How Can You Trust the Bible?

Question in Response:

Are you aware of any known factual inaccuracies or contradictions?

Have you looked into the evidence (archaeological, bibliographic, historical) that supports the reliability of the Bible?

Quick Answer:

1. The Bible claims to be reliable – to set forth accurate, historical, eyewitness accounts (1 Jn. 1:1-4; 2 Peter 1:16).

2. It proves to be reliable on the basis of bibliographic, archaeological and historical tests.

There exists better manuscript evidence (a greater number of manuscripts, dated more closely to the original and with few significant variants) for the NT than for all of the other top ten pieces of ancient literature combined. (See Evidence That Demands a Verdict by Josh McDowell, ch. 1).

World famous archaeologist Sir William Ramsey spent over 30 years examining the gospel writer Luke. He came to the following conclusion (stated in Evidence That Demands a Verdict by Josh McDowell, ch. 1):

“Luke is a historian of first rank, not merely are his statements of fact trustworthy, but this author should be placed along with the very greatest of historians. Luke’s history is unsurpassed in respect of its trustworthiness.”

Other ancient historians substantiate the reliability of the NT (Cornelius Tacitus, Seutonius, Flavius Josephus, Younger Plenty, Julius Africanus A.D. 221 quotes Thallus 52 A.D.).

3. The Bible claims to be the Word of God (2 Tim. 3:16, 2 Peter 1:20,21)

4. Evidence supports the Bible’s claim to be the Word of God

  • All time best seller, most translated book in history of world.
  • Predicts the future (e.g., over 300 messianic prophecies, cf. Isaiah 53)
  • Unique in its survival through time and persecution
  • Unique in its continuity (40 plus authors from all walks of life, over 1600 years, 3 different continents and languages, writing on hundreds of controversial subjects without contradiction, one unfolding story–reconciliation between God and man.)

More Details:

Concerning reliability

Ancient non-Christian writers/historians who made reference to Jesus Christ in their writings (see Darrel Heide, “Apologetic Notes,” p. 47. and J. Miller, “Christian Evidences,” p. 21.):

Cornelius Tacitus. Annuls XV. Born A.D. 52-54. Governor of Asia.
Seutonius. Life of Claudius 25.4 Lives of the Caesars 26.2.
Flavius Josephus. Antiquities XVIII 3.3. A.D. 70-90. Born A.D. 37.
Julius Africanus A.D. 221 quotes Thallus 52 A.D. a Samaritan historian who recorded an unusual eclipse that took place at a time that corresponds to Christ’s crucifixion.

Concerning Inerrancy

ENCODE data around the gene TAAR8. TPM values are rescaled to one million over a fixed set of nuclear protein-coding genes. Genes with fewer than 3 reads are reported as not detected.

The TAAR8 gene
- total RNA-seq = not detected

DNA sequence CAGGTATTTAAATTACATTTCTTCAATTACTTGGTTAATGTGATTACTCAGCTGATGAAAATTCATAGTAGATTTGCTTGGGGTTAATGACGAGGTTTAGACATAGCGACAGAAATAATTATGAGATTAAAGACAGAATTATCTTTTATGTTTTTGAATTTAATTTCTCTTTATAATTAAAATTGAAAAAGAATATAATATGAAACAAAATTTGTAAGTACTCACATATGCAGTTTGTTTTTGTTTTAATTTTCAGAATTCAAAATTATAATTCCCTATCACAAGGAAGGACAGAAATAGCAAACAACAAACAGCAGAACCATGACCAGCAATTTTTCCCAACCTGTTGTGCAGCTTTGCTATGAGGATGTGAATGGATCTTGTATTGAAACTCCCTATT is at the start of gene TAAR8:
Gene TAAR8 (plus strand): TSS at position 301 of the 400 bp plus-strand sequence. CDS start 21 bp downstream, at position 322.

Objection: The Bible is a human product and therefore it has errors.

Response: The Bible is fully inspired, inerrant in all areas. It can be effectively argued as such on the basis of the following line of reasoning:

If the NT is reliable then Jesus Christ did rise from the dead.
If Jesus did rise from the dead, then He is the Son of God who knew all things and spoke truth.
Jesus referred to the Old Testament as being the authoritative (Jn. 10:35) Word of God, inspired and accurate to the most minute detail (Mt. 5:18 “not one jot or tittle”–the smallest marks in the Hebrew language) and the full extent of the cannon (Lk. 24:27, 44; Mt. 23:35).
We can conclude that God was able to deliver, through men, a fully inspired document and preserve it accurately for 1500 years and that God’s people would be able to recognize it.

Concerning Jesus being deified by followers


Jesus Christ was simply a great man who was idolized by his followers and made into a god after his death.
There was too much time between the life of Jesus Christ and the writing of the NT for it to be accurate. Thus, He was likely made to appear greater than life by the time the NT was actually written.


1. Point of Agreement: Such a statement asserts correctly that Jesus’ followers attributed deity to Jesus of Nazareth. Such a criticism therefore must show that the Scripture is not reliable
2. There is not enough time from the death of Jesus (33 AD) to the writing of the NT for mythology to enter in.

Paul’s letters: Even if we throw out the letters that liberal scholars say Paul did not write, we have seven letters written 16-29 years after Christ’s death. Within those 13 years we find no change in Paul’s Christology. Christ becomes no more supernatural and less human.
Creeds and Hymns of the early church: The early creeds and hymns show that the high Christology did not come from Greek culture and mystery religions mixing with the apostles’ teaching about Jesus.

These creeds are identified in Paul’s writings (Phil. 2:5-11; 1 Cor. 15:3-8) by several factors: They translated back into Aramaic easier than the surrounding context, show signs of Hebrew poetry, don’t sound like Paul (e.g. the use sin in plural when Paul uses it consistently in singular).
They must have come from early Christian community in Palestine.
They are dated within five years of Christ’s death.
The early creeds and hymns show that Christ was considered divine and a miracle worker .